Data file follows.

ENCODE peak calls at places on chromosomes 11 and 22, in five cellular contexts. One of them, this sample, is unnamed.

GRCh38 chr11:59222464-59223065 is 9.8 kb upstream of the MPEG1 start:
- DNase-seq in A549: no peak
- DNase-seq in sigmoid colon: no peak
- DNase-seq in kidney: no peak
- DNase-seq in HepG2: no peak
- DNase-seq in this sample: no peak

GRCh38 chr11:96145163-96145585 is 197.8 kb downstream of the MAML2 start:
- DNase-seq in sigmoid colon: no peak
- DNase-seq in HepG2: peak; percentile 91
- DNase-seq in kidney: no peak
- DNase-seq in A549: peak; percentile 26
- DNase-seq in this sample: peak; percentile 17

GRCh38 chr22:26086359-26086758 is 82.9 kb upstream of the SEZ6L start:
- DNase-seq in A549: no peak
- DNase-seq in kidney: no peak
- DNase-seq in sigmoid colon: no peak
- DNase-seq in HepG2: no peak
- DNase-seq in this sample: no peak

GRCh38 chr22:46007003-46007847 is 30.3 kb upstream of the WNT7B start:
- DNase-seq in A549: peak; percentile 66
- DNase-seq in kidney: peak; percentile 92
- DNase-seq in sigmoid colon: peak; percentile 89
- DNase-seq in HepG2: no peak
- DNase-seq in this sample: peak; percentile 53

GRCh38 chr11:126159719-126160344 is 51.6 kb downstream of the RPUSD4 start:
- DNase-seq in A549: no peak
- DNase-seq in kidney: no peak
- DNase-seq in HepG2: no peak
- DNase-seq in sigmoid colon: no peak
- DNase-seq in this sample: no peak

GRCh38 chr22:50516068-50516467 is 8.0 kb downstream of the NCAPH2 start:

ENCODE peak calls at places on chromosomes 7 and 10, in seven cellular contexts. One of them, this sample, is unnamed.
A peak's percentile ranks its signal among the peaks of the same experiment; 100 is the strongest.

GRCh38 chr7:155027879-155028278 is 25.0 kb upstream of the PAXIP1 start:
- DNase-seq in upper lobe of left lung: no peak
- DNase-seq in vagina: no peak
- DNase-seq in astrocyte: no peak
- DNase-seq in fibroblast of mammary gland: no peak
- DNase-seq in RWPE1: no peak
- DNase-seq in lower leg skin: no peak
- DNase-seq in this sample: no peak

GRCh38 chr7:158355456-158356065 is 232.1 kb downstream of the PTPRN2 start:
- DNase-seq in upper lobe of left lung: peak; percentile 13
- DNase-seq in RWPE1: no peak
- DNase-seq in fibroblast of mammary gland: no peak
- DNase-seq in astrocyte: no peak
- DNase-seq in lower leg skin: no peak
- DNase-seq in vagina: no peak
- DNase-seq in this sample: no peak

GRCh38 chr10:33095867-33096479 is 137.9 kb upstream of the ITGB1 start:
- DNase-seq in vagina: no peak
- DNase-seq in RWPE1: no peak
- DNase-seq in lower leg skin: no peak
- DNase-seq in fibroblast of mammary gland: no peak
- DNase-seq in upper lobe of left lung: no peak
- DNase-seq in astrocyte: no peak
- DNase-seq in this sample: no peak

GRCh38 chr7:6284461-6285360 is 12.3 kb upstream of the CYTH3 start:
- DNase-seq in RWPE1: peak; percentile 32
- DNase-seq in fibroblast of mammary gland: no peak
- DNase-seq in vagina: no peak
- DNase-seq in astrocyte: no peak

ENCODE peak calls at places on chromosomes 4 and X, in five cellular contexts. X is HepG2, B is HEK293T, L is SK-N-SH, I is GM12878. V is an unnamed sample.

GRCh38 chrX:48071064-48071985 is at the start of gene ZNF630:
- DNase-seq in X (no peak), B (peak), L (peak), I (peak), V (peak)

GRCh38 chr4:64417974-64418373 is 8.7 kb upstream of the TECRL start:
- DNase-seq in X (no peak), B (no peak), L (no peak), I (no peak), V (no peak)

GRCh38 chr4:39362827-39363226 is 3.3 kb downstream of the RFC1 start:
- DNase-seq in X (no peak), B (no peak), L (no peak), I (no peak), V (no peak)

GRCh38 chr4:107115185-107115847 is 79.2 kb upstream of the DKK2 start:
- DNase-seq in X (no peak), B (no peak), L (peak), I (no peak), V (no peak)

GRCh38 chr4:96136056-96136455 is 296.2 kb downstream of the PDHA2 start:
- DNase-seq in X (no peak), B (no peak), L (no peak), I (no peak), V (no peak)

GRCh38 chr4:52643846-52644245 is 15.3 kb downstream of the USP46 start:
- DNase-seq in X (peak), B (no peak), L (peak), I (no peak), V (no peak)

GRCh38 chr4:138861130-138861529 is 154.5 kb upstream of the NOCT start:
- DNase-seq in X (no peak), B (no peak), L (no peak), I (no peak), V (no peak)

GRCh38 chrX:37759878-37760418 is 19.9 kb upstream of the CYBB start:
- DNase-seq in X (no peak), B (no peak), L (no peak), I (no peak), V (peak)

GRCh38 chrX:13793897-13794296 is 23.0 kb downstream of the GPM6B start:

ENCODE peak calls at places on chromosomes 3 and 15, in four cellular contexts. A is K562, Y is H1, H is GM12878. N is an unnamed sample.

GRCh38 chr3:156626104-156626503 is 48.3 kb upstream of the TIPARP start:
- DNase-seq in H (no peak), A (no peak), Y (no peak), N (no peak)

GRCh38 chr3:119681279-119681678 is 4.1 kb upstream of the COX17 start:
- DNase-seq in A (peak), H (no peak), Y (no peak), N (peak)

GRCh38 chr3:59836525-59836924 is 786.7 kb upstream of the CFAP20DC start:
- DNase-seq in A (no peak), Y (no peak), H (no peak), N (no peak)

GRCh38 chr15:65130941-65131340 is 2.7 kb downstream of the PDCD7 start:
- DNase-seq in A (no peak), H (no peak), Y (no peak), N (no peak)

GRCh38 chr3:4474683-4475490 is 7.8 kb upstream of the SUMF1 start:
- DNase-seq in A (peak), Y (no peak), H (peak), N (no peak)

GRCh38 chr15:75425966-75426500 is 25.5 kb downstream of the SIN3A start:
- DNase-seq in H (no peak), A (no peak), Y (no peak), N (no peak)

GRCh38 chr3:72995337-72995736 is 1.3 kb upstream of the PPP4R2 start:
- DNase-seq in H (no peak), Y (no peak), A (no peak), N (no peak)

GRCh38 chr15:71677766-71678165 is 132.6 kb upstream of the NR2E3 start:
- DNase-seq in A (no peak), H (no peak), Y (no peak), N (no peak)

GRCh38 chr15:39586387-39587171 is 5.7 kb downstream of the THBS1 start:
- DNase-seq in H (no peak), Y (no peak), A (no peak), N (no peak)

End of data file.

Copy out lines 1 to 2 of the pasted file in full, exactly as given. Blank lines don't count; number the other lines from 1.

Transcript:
ENCODE peak calls at places on chromosomes 11 and 22, in five cellular contexts. One of them, this sample, is unnamed.

GRCh38 chr11:59222464-59223065 is 9.8 kb upstream of the MPEG1 start: